At this point suturing instrument 10 will be ready for use, with its movable jaw portion 98 being opened away from its fixed jaw portion 96, and with its cutting bar 104 being in its forward (
Next, suturing instrument 10 has its movable jaw portion 98 moved into engagement with its fixed jaw portion 96 (i.e., the jaws 96, 98 are placed in their “closed” position) by pulling jaw closing actuator 22 toward handle 14, and then the distal end of suturing instrument 10 is moved adjacent to subject portions 110, 112 (
In the case of a so-called closed surgical procedure, such positioning will generally involve moving the distal end of the suturing instrument through a cannula and into an interior body cavity; however, it is also envisioned that one might move the distal end of the suturing instrument directly into an otherwise-accessible body cavity, e.g., directly into the colon or esophagus, etc. In the case of a so-called open surgical procedure, such positioning might involve positioning the distal end of the suturing instrument adjacent to more readily accessible subject portions 110, 112.
In any case, once the distal end of suturing instrument 10 has been placed adjacent to subject portions 110, 112, jaw closing actuator 22 is released, such that biasing spring 69 (
Next, wire advance button 20 is activated so as to cause suture wire 58 to be driven forward, out of the distal end of wire guide 76, through the fixed jaw portion's channel 108, through opening 106 in cutting bar 104, through the fixed jaw portion's channel extension 108A, through subject portions 110, 112, and finally through an opening 113 (
Once this has been done, jaw closing actuator 22 is released so as to permit movable jaw portion 98 to return to its “open” position relative to fixed jaw portion 96, and then wire advance button 20 is used to pay out additional suture wire 58 as the distal end of suturing instrument 10 is stepped back (e.g., by about a centimeter or so) from subject portions 110, 112 (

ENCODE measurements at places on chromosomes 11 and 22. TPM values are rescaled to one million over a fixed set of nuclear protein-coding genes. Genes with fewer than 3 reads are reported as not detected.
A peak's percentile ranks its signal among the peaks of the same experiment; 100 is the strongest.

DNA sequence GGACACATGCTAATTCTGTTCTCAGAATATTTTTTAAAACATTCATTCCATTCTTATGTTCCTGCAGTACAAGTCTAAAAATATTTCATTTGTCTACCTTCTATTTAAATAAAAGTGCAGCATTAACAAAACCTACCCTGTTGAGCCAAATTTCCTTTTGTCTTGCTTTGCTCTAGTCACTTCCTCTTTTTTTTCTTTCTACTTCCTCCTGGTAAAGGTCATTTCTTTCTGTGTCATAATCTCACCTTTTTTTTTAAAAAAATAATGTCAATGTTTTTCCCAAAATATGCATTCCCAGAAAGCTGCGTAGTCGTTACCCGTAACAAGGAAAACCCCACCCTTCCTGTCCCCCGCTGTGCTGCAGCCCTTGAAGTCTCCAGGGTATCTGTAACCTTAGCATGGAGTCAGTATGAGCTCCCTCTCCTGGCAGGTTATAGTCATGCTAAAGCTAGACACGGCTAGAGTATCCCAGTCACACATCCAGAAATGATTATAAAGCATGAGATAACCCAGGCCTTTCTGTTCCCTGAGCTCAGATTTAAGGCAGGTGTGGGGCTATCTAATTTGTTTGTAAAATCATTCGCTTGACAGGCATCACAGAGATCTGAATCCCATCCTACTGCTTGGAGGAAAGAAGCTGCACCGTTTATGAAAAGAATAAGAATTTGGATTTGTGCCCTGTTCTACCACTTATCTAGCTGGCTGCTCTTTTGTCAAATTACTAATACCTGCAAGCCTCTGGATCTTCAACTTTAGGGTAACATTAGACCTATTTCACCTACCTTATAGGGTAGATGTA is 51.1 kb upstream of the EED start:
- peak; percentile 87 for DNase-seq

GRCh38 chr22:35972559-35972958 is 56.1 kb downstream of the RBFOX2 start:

Then jaw closing actuator 22 is used to move jaw portion 98 back into engagement with fixed jaw portion 96 once more (
Next, left-thumb-actuated rotation button 26, or right-thumb-actuated rotation button 28, is used to rotate shaft 16 and hence end effector 18. This causes suture wire 58 to twist on itself, initially creating a relatively large loop 116 (
Once suture wire 58 has been tightened to the desired degree, rotation of shaft 16 and end effector 18 is stopped, i.e., by releasing button 26 or button 28. Then wire cutting actuator 24 is depressed (e.g., it is pulled back toward handle 14) so as to pull cutting bar 104 proximally and thereby sever the suture wire 58 as the suture wire emerges from the fixed jaw portion's channel 108 and enters the cutting bar's opening 106 (
Then wire cutting actuator 24 is released, allowing biasing spring 69 to return cutting bar 104 to return to its distal position, and then jaw closing actuator 22 is released, allowing movable jaw portion 98 to move away from fixed jaw portion 96. Suturing instrument 10 may then be removed from subject portions 110, 112, which action will pull wire length 58A from movable jaw portion 98 (